Finally, after making the decision of taking the ARE, the idea of taking the first exam to break the ice persisted in my mind for months before I scheduled the appointment. Deciding which one was going to be the first one was somewhat easy as I chose the one where I thought I had acquire the most knowledge in my short years of experience. Waiting for the right time in my life was very unsuccessful. There were always family reunions and compromises that would limit the studying time. Studying with no deadline was not enough, distractions were there all the time, and it wasn’t serious enough. I realized I just had to schedule the appointment in order to bring a sense of responsibly and trap myself in a deadline. It was comparable to ripping off a band aid. I can’t deny it was not only my “motivation” (see previous post) what made me schedule an exam appointment, it was the environment where I work as well. My coworkers were literally making me click. After all, being surrounded by great people does impact your life. As soon as I got the appointment confirmation my anxiety levels increased but I knew I could do it, at least take it. I did have a lot of experience in studying and taking exams, I had done from kinder garden to college graduation.
So there were family reunions and compromises I had to cancel or shorten or adjust. I studied as much as I could while trying to avoid getting overwhelmed with the great amount of information and payed more attention to the testing scheme. I tried to comprehend more how the examination system works. I was able to figure out answers by inferring and not exactly by memorizing. Also, I came up with an efficient sequence of steps for the vignette exercise, as I believe this is the key to pass it. The day before the exam I hadn’t been able to cover all the material, I knew I didn’t know everything, but I stopped studying at a point where I had gained enough confidence and had enough time to rest. The next day, being positive but ready for both outcomes,I went to examination center, which by the way was very intimidating. The tense atmosphere and my purpose there made me feel almost like when you are in a dangerous or stressful situation where you can only focus on one unique priority, like in ancient times when the only aim was to survive. The rigidity of the testing center rules helped me understand the significance of the following three hours of my life.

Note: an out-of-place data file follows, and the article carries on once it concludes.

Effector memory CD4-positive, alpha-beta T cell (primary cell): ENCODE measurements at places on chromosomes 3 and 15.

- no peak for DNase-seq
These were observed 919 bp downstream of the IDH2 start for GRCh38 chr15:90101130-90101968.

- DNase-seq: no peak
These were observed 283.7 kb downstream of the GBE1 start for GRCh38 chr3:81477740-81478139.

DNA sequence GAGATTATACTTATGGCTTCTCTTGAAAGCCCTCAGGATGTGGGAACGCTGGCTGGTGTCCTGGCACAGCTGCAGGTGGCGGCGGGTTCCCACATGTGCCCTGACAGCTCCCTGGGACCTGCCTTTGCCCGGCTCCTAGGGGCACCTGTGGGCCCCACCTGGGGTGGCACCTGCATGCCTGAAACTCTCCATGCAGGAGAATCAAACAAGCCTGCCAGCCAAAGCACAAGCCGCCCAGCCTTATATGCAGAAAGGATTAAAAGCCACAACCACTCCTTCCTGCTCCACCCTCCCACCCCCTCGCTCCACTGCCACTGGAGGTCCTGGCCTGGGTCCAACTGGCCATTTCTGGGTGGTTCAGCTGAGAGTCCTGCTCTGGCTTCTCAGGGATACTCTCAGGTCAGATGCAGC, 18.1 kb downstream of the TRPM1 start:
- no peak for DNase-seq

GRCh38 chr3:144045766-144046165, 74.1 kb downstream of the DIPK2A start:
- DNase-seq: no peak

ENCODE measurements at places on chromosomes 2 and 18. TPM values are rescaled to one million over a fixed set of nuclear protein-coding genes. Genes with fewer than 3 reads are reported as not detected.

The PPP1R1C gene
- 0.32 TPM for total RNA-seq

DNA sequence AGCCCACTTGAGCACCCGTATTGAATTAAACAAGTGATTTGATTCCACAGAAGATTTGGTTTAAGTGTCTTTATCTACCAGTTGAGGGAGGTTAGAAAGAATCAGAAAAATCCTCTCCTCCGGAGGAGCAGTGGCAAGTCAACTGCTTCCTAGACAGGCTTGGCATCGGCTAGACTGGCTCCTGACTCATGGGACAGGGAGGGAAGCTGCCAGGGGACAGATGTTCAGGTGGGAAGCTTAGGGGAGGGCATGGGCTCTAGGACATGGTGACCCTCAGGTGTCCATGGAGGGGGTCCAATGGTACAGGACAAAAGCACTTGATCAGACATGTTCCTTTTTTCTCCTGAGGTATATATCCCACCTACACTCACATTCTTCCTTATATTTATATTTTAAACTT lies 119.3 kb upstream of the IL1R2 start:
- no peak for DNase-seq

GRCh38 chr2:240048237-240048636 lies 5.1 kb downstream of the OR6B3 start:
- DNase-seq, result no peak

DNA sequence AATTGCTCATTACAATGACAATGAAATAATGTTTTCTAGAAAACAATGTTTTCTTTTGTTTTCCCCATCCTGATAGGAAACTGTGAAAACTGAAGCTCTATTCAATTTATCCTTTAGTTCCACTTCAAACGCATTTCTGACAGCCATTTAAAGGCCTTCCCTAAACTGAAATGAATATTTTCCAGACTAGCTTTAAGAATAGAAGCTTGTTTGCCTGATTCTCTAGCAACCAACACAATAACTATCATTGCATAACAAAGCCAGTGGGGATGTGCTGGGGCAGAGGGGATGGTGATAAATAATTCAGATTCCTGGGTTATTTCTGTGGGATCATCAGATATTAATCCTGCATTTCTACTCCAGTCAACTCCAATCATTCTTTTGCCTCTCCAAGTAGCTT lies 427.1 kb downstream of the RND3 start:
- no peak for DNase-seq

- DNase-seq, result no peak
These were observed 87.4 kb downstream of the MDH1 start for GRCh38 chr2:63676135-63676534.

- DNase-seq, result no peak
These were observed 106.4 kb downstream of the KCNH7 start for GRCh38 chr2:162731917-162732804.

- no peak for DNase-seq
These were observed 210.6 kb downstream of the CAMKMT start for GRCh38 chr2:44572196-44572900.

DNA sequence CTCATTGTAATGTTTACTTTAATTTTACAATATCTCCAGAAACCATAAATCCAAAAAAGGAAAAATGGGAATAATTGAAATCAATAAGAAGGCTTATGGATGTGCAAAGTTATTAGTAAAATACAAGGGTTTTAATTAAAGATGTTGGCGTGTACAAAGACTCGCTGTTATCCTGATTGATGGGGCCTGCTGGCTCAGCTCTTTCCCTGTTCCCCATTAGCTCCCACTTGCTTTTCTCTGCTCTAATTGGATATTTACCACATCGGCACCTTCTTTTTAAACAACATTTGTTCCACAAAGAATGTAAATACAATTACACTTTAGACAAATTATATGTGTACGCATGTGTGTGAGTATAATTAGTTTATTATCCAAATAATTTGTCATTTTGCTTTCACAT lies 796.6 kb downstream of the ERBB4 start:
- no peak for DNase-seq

The first fifteen questions were none sense for my frightened brain. The sixteenth saved me. It was the first one that I actually understood and knew the answer, the first one of others that made me gain my confidence back. Thinking as fast as I could was my strength, which made me gain ten extra minutes to go back to the first fifteen questions. It was my regained self-assurance what let me understand this time. At least, I was able to relate the questions and connect them to some knowledge in my mind. I was very calmed and cold minded during those three hours.
Two weeks after, I found out that I had passed. The misconception of being an almost impossible task was officially broken. Passing this exam officially opened a new chapter in my life personal and professional. It brought me one step closer to becoming a “real architect” for society and closer to realizing my professional goals. It brought not only a very exciting the sense of accomplishment, but the hope that someday I will be able to perform as per my beliefs, and pass them on to society.